Dresden is the capital city of the Free State of Saxony in Germany. It is situated in a valley on the River Elbe, near the Czech border. The Dresden conurbation is part of the Saxon Triangle metropolitan area. Dresden has a long history as the capital and royal residence for the Electors and Kings of Saxony, who for centuries furnished the city with cultural and artistic splendour. The city was known as the Jewel Box, because of its baroque and rococo city centre. A controversial Allied aerial bombing towards the end of World War II killed thousands of civilians and destroyed the entire city centre. The impact of the bombing and 40 years of urban development during the East German communist era have considerably changed the face of the city. Some restoration work has helped to reconstruct parts of the historic inner city, including the Katholische Hofkirche, the Semper Oper and the Dresdner Frauenkirche. Since the German reunification in 1990, Dresden has regained importance as one of the cultural, educational, political and economic centres of Germany.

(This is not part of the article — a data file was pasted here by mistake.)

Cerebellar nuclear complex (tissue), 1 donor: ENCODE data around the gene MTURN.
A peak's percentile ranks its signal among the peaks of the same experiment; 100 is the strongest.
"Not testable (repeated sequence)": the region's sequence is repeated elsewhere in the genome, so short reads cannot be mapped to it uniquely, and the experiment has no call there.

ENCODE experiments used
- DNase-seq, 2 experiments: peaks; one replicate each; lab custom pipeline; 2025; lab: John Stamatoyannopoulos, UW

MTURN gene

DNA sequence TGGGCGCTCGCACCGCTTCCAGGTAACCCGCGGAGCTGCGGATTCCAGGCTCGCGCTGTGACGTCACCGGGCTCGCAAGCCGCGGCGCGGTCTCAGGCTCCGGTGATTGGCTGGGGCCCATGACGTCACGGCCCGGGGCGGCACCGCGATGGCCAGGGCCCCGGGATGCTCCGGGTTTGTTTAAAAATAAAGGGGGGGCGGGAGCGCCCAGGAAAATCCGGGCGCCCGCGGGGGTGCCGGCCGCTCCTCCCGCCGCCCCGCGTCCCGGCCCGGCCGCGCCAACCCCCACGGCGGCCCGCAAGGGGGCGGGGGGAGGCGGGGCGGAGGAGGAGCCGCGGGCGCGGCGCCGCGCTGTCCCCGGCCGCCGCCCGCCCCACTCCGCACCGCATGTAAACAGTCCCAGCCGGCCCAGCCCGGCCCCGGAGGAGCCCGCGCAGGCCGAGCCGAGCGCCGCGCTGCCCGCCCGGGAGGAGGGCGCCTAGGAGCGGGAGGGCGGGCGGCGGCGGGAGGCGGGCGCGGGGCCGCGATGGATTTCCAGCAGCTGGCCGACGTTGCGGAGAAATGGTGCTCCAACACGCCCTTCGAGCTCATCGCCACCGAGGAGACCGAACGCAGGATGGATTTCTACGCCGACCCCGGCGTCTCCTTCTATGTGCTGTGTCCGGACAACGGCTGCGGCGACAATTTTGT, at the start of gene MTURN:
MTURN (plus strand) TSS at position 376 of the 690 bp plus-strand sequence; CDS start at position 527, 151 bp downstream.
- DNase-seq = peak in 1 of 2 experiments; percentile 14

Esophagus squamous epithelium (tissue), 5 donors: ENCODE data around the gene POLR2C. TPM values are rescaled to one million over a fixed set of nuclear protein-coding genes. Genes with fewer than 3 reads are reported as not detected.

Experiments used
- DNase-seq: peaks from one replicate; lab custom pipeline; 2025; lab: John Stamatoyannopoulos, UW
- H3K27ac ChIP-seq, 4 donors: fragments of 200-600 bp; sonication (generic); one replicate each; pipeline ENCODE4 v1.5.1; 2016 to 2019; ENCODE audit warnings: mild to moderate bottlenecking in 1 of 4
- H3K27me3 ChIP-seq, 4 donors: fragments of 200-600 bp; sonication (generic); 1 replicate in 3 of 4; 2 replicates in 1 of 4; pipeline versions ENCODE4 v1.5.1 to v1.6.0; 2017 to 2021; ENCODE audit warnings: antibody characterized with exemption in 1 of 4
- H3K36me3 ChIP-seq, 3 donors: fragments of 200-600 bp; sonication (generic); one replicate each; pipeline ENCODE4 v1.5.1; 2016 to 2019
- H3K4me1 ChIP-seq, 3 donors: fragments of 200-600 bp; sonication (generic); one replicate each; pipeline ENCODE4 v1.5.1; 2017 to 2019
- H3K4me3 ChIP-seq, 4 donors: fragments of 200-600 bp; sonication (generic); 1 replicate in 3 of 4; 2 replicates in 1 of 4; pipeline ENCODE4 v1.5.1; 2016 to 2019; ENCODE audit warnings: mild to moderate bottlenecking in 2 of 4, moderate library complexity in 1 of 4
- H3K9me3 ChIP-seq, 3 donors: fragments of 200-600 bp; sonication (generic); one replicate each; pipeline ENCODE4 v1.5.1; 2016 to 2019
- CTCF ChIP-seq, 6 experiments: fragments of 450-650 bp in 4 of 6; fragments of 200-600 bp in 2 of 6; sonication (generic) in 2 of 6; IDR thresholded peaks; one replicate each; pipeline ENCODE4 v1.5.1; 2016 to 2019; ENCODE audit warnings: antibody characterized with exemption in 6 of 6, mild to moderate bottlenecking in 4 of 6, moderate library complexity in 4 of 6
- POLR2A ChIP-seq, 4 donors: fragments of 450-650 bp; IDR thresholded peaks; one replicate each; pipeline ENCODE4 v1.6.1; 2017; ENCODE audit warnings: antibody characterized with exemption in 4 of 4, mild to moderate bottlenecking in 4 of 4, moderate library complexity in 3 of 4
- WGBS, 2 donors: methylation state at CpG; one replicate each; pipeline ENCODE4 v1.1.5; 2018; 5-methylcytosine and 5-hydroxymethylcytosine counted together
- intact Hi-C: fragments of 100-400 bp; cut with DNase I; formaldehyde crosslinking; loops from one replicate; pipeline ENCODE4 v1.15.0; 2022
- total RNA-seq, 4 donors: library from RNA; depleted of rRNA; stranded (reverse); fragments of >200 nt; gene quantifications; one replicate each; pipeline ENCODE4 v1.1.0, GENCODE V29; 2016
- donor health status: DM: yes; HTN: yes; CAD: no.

The Zwinger is a palace in Dresden, built in Rococo style. It served as the orangery, exhibition gallery and festival arena of the Dresden Court. The location was formerly part of the Dresden fortress of which the outer wall is conserved. The name derives from the German word Zwinger (outer ward of a concentric castle); it was for the cannons that were placed between the outer wall and the major wall. The Zwinger was not enclosed until the Neoclassical building by Gottfried Semper called the Semper Gallery was built on its northern side. Today, the Zwinger is a museum complex that contains the Gemäldegalerie Alte Meister (Old Masters Picture Gallery), the Dresden Porcelain Collection (Porzellansammlung), the Armory (Rüstkammer) and the Mathematisch-Physikalischer Salon (Royal Cabinet of Mathematical and Physical Instruments).
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